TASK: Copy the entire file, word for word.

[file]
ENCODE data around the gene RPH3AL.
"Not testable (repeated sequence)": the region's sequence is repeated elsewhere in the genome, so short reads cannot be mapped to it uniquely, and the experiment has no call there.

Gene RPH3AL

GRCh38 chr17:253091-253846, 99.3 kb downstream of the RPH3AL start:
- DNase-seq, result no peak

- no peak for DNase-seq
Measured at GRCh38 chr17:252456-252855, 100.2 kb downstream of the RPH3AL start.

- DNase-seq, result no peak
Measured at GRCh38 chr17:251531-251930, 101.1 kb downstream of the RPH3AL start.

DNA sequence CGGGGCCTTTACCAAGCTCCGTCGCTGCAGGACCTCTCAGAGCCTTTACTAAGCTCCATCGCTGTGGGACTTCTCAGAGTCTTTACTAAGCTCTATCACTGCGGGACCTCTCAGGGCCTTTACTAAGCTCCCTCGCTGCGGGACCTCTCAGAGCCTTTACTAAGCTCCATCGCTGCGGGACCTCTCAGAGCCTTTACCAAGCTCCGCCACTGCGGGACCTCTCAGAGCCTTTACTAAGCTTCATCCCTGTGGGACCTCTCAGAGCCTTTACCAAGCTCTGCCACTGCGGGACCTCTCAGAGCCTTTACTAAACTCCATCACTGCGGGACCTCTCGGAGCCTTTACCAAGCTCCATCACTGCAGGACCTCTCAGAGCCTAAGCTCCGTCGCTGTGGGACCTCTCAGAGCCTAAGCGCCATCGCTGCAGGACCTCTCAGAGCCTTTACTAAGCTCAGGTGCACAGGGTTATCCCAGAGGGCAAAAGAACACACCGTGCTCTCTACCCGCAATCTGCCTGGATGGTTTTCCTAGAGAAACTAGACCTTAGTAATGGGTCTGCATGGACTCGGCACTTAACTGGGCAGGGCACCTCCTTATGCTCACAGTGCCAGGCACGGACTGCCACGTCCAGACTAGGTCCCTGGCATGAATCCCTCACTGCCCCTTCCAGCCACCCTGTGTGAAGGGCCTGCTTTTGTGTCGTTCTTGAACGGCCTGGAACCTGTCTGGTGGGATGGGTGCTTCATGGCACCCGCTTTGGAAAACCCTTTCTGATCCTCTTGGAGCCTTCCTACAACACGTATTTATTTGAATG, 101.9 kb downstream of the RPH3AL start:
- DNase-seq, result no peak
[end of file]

ENCODE data around the gene RPH3AL.
"Not testable (repeated sequence)": the region's sequence is repeated elsewhere in the genome, so short reads cannot be mapped to it uniquely, and the experiment has no call there.

Gene RPH3AL

GRCh38 chr17:253091-253846, 99.3 kb downstream of the RPH3AL start:
- DNase-seq, result no peak

- no peak for DNase-seq
Measured at GRCh38 chr17:252456-252855, 100.2 kb downstream of the RPH3AL start.

- DNase-seq, result no peak
Measured at GRCh38 chr17:251531-251930, 101.1 kb downstream of the RPH3AL start.

DNA sequence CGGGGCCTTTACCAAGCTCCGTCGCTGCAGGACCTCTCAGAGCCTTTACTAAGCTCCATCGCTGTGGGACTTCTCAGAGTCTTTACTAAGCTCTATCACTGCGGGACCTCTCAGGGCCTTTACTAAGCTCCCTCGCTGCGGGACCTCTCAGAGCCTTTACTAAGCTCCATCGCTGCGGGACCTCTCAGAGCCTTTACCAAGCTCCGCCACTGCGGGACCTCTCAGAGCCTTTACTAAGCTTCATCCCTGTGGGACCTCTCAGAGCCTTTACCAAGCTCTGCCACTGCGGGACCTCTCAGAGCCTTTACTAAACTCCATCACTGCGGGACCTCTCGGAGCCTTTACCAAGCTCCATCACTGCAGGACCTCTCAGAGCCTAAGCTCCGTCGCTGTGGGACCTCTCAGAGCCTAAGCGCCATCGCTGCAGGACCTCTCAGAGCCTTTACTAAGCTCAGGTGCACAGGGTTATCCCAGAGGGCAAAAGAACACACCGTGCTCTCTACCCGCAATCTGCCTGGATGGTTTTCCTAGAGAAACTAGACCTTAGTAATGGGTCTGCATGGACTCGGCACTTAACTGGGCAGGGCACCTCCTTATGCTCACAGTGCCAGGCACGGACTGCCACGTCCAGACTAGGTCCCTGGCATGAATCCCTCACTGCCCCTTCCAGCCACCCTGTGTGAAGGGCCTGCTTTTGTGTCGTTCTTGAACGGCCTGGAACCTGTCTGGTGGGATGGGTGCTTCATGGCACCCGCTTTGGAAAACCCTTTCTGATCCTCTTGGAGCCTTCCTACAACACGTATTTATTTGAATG, 101.9 kb downstream of the RPH3AL start:
- DNase-seq, result no peak